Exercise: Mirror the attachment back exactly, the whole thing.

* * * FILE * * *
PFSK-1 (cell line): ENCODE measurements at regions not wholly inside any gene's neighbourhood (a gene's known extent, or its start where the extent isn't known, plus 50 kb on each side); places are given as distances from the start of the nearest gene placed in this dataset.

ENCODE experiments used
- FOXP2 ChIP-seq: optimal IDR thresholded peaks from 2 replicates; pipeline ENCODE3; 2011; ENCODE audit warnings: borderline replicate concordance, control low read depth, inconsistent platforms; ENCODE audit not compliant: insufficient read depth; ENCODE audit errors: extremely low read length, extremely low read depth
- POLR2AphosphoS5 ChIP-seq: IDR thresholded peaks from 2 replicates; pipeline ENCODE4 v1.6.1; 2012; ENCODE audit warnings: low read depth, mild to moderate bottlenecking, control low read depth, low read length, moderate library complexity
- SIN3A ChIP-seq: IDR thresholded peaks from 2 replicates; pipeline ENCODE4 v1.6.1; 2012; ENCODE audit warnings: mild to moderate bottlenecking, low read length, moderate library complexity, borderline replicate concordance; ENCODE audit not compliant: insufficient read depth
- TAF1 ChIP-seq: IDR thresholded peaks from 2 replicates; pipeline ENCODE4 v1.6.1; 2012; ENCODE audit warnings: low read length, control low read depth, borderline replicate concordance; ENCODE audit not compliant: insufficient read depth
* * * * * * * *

PFSK-1 (cell line): ENCODE measurements at regions not wholly inside any gene's neighbourhood (a gene's known extent, or its start where the extent isn't known, plus 50 kb on each side); places are given as distances from the start of the nearest gene placed in this dataset.

ENCODE experiments used
- FOXP2 ChIP-seq: optimal IDR thresholded peaks from 2 replicates; pipeline ENCODE3; 2011; ENCODE audit warnings: borderline replicate concordance, control low read depth, inconsistent platforms; ENCODE audit not compliant: insufficient read depth; ENCODE audit errors: extremely low read length, extremely low read depth
- POLR2AphosphoS5 ChIP-seq: IDR thresholded peaks from 2 replicates; pipeline ENCODE4 v1.6.1; 2012; ENCODE audit warnings: low read depth, mild to moderate bottlenecking, control low read depth, low read length, moderate library complexity
- SIN3A ChIP-seq: IDR thresholded peaks from 2 replicates; pipeline ENCODE4 v1.6.1; 2012; ENCODE audit warnings: mild to moderate bottlenecking, low read length, moderate library complexity, borderline replicate concordance; ENCODE audit not compliant: insufficient read depth
- TAF1 ChIP-seq: IDR thresholded peaks from 2 replicates; pipeline ENCODE4 v1.6.1; 2012; ENCODE audit warnings: low read length, control low read depth, borderline replicate concordance; ENCODE audit not compliant: insufficient read depth